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How does alimony work in Massachusetts?

Your marriage is failing, and you’re concerned about how you’re going to support yourself. It’s been a little bit since you were in the workforce, and you aren’t sure what it will take to get on your feet once you’re on your own.

Is alimony an option? It could be. Understanding more about how alimony works in Massachusetts may help alleviate some of your fears – and it will definitely help you strategize for the future.

Judges have 4 basic options when it comes to spousal support

Alimony isn’t automatic. As the dependent spouse, you need to ask the court to award you one or more of the following:

  1. Transitional alimony: If your marriage was short, you may not qualify for long-term alimony, but you could ask the court for transitional support. This is often designed to help you relocate and jump-start your new life.
  2. Rehabilitative alimony: This is support that’s designed to help you get the updated job training or education you need to become financially independent. If you gave up your career a few years ago to support your spouse’s ambitions, for example, you may need this support to update your own professional license or get new training.
  3. Reimbursement alimony: Did you wait tables and work a second job while you put your spouse through college? The court may order your spouse to pay your back for your contributions so that they aren’t the sole beneficiary of your labor.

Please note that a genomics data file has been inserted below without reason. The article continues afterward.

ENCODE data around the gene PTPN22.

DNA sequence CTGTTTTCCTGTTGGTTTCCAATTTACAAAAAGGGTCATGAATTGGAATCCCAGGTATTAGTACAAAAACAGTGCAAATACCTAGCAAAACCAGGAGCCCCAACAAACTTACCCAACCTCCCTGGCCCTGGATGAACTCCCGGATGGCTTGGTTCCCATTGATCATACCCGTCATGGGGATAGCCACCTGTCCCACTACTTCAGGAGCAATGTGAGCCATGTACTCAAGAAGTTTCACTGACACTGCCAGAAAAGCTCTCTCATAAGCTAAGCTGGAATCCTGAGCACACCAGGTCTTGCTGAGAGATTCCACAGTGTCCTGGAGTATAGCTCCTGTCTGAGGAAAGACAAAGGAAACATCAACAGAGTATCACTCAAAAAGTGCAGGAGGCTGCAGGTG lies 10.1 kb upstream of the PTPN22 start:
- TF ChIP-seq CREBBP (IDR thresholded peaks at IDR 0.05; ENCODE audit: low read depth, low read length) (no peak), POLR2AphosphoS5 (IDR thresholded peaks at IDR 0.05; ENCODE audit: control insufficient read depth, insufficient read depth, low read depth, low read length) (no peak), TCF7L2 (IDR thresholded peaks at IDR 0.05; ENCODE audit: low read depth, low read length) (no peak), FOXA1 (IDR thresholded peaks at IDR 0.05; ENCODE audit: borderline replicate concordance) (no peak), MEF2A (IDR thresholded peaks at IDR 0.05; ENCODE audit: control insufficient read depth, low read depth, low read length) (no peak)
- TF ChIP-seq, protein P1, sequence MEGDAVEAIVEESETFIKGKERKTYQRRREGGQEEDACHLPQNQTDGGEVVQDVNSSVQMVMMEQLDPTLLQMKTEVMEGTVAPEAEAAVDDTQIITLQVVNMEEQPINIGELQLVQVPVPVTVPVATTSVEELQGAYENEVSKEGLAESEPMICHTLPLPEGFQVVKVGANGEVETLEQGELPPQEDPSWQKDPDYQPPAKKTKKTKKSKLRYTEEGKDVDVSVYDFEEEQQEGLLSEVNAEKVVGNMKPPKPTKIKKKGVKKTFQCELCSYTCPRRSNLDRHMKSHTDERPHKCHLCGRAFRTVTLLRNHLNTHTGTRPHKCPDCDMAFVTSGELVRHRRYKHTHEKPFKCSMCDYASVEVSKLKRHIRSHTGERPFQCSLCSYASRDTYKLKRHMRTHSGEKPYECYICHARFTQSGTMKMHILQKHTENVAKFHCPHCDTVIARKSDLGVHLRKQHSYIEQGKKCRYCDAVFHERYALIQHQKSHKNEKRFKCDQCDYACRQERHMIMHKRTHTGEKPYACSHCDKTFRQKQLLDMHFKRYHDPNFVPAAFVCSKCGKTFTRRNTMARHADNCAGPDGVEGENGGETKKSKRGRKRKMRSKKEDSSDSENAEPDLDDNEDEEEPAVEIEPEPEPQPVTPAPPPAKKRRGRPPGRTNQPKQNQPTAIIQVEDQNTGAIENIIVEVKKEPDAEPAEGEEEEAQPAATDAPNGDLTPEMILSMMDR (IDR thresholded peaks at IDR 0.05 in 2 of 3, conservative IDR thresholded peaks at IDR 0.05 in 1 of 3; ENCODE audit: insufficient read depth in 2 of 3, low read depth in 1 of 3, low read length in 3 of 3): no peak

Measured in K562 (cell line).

4. General alimony: This is a catch-all type of support that can be ordered when you demonstrate your financial need and the court deems it unfair to leave you without some form of financial support from your well-off spouse.


How long will alimony last? It depends entirely upon your situation. Transitional alimony and reimbursement alimony, for example, may involve a lump-sum payment (or several) with nothing more. Rehabilitative alimony is likely only to last long enough for you to get through school or training.

The length of any general alimony payments you are due will hinge on the length of your marriage. If you were married more than 20 years, it can be indefinite, but if you were married up to five years, you are only due support for ½ the length of the marriage.

Figuring out how you’re going to support yourself after divorce can feel almost overwhelming. Fortunately, legal guidance can help you better understand your options.